Both are considered from an investor’s perspective in evaluating the efficacy of top Executive pay packages over time. For the relative evaluation, peer groups are designed to compare pay and company performance within a group of companies that are similar in terms of industry profile and size.

All figures in the model are based on vested pay. Thus, the CEO’s total remuneration includes the cash benefit values actually paid, and any amounts exercised or earned from incentive grants.

ISS uses Total Shareholder Return (TSR) as its primary performance measure.

US CEO and CFO Compensation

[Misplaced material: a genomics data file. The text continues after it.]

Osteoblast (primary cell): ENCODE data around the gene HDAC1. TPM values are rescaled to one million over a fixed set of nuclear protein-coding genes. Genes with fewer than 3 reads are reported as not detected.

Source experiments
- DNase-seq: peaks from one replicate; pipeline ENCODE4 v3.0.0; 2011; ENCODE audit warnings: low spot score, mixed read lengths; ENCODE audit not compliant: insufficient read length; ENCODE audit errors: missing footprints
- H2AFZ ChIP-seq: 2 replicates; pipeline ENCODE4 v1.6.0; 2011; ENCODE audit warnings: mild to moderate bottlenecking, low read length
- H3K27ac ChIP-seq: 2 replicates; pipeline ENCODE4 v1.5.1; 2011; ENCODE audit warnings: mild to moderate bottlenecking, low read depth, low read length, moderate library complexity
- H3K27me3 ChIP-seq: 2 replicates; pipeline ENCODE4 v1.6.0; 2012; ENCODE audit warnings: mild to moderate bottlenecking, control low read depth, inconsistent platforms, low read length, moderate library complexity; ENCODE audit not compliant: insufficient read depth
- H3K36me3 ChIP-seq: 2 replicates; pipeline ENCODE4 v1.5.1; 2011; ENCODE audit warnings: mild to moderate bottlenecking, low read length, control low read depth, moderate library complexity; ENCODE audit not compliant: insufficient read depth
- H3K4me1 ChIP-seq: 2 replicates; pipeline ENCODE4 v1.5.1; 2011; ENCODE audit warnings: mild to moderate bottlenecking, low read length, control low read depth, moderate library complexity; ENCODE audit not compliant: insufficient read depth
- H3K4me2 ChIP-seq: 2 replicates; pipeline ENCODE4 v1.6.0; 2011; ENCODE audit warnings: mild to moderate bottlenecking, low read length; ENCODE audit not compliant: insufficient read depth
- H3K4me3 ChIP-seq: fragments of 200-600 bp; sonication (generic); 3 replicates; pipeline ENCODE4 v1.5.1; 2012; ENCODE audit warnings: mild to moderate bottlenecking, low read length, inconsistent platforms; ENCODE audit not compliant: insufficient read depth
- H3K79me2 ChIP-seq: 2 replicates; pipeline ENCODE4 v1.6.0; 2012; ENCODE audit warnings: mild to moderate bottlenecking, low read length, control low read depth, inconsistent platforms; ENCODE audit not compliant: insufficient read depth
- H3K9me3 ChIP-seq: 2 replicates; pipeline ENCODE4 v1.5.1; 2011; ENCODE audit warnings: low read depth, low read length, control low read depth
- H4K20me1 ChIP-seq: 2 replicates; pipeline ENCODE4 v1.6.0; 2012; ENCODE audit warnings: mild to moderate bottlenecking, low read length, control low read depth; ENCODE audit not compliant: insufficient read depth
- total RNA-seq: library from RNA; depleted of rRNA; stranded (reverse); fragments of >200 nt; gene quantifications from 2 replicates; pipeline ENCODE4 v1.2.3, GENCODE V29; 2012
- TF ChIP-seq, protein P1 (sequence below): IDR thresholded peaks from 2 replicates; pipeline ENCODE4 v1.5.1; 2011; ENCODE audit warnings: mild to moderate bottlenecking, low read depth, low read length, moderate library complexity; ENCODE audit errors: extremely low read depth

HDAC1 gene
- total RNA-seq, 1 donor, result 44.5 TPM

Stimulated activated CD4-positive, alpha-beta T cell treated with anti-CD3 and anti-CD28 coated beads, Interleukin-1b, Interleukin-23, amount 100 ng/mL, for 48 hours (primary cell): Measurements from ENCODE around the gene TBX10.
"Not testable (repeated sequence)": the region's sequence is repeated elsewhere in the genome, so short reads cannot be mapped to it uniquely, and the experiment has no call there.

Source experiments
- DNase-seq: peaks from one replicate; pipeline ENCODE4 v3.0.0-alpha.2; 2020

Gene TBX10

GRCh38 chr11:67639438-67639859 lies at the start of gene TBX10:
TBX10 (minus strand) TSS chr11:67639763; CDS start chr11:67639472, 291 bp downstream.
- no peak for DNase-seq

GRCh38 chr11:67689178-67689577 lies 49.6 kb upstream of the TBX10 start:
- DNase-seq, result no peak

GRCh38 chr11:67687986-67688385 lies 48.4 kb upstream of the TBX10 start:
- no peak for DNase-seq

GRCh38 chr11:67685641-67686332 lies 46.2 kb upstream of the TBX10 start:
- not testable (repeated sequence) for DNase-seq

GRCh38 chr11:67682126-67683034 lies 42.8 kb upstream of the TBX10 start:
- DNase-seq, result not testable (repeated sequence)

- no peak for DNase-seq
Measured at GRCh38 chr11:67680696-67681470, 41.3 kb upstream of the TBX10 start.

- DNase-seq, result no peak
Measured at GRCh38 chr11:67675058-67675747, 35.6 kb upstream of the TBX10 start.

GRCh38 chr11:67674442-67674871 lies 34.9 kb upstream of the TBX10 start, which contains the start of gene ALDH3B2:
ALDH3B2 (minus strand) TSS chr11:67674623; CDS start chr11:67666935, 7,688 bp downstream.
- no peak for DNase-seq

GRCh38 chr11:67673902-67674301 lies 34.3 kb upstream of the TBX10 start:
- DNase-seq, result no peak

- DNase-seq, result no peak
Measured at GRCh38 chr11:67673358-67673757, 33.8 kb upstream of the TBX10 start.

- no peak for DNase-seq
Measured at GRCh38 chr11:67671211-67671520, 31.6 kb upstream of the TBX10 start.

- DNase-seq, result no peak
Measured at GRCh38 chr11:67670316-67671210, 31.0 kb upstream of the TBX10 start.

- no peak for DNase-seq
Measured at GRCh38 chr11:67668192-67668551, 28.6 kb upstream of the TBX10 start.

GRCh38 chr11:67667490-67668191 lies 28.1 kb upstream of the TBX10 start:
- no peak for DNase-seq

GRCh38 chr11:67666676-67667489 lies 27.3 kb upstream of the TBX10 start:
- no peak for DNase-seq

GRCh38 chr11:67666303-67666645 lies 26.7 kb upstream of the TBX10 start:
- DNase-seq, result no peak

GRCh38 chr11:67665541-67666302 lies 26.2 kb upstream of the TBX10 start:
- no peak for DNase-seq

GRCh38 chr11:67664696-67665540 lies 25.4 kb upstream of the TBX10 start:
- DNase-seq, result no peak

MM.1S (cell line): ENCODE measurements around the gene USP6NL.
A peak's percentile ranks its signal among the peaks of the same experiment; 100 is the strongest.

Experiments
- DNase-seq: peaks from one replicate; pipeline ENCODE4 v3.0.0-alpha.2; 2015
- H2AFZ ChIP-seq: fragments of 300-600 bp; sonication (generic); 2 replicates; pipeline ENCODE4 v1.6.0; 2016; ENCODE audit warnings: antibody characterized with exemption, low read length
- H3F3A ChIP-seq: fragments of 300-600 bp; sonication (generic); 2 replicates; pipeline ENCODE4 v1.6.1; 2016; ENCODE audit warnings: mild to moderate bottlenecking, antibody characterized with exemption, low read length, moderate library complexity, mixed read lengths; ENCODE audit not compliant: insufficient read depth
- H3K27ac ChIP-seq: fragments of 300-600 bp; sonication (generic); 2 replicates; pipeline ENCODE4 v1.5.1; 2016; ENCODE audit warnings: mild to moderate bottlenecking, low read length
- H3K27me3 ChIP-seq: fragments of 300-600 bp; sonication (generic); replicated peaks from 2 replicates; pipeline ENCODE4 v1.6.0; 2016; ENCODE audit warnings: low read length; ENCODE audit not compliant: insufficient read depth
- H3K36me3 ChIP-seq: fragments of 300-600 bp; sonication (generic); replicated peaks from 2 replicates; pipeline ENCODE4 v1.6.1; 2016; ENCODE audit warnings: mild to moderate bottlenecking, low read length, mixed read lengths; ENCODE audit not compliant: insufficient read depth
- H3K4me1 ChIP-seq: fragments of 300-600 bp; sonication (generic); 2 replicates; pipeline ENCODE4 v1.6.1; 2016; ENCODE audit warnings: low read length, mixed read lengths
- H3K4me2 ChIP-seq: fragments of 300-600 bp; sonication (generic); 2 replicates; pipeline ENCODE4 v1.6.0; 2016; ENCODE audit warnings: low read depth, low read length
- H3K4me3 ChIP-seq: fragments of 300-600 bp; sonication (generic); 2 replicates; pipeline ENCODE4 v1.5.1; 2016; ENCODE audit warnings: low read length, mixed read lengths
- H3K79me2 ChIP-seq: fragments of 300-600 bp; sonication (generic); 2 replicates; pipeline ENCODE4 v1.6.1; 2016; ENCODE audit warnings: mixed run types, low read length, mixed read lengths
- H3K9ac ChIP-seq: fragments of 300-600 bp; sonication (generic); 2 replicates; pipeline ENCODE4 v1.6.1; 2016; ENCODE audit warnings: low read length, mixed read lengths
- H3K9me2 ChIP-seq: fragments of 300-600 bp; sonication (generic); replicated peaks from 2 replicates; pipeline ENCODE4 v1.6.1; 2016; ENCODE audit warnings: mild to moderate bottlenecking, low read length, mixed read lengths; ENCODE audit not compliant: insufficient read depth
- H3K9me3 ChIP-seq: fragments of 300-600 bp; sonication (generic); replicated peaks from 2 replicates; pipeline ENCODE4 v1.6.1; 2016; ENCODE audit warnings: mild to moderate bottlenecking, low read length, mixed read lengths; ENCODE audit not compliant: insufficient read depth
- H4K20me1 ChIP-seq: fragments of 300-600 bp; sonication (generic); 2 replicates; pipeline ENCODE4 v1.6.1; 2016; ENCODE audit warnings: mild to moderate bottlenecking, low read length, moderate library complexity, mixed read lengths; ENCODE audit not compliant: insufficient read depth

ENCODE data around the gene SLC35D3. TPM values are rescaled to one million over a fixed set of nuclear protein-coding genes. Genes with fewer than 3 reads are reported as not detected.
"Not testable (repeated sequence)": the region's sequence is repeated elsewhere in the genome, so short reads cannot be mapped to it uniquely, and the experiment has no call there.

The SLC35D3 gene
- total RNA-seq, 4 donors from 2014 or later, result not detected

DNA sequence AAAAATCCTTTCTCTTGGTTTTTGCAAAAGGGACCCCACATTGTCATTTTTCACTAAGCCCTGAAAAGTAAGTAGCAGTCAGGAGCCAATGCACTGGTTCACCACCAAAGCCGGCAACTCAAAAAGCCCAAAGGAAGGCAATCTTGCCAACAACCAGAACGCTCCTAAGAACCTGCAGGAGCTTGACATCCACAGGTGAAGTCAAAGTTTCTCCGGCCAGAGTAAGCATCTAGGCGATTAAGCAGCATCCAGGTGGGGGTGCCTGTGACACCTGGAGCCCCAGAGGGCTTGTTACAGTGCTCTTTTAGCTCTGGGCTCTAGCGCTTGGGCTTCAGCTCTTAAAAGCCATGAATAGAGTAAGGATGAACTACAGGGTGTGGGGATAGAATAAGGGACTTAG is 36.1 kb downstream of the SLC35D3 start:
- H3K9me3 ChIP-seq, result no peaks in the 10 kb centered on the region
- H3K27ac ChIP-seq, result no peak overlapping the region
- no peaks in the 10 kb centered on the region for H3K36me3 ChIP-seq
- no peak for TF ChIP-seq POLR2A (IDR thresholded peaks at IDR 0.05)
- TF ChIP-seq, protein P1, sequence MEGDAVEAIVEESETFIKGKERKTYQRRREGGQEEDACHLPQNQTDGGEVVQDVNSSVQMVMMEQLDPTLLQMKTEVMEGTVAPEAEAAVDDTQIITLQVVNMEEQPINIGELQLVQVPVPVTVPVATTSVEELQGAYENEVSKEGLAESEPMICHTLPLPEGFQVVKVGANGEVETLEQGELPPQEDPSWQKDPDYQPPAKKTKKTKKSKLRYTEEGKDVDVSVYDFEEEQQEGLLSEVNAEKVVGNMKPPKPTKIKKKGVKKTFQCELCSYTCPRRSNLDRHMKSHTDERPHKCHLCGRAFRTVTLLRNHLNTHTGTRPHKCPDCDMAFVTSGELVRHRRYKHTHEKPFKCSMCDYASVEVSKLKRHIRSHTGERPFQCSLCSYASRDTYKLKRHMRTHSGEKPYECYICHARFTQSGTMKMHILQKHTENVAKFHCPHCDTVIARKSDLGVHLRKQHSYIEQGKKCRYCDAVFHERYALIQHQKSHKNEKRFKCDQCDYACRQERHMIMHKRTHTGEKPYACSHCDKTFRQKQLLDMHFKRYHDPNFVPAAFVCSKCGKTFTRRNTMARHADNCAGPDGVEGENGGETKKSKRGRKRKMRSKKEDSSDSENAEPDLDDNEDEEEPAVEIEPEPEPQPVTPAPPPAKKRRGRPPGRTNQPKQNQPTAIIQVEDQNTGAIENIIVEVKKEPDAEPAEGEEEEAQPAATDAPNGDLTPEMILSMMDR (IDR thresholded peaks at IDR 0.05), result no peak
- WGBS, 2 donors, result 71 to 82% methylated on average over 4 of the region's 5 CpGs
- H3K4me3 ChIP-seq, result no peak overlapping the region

BDO USA LLP, an accounting and consulting organisation, has found that CEO and CFO compensation has been rising at a more measured pace compared to last year.

CEO compensation grew by 0.7% this year compared to 12.6% in 2014. CFOs had a slightly higher increase in compensation of 4.9%, but this is still lower than the 8.2% increase during the same period last year (2013).

Randy Remirez, a Senior Director at BDO, said that there is a sense of cautious optimism due to the economy’s skittish performance.

Mr Remirez stated that CFO compensation may be benefiting due to the increased responsibility placed on CFOs to leverage market momentum in order to realise the company’s financial vision.

UK Pay for Performance

New international research suggests that greater disclosure of annual bonus targets by companies is strengthening the link between executive pay and performance.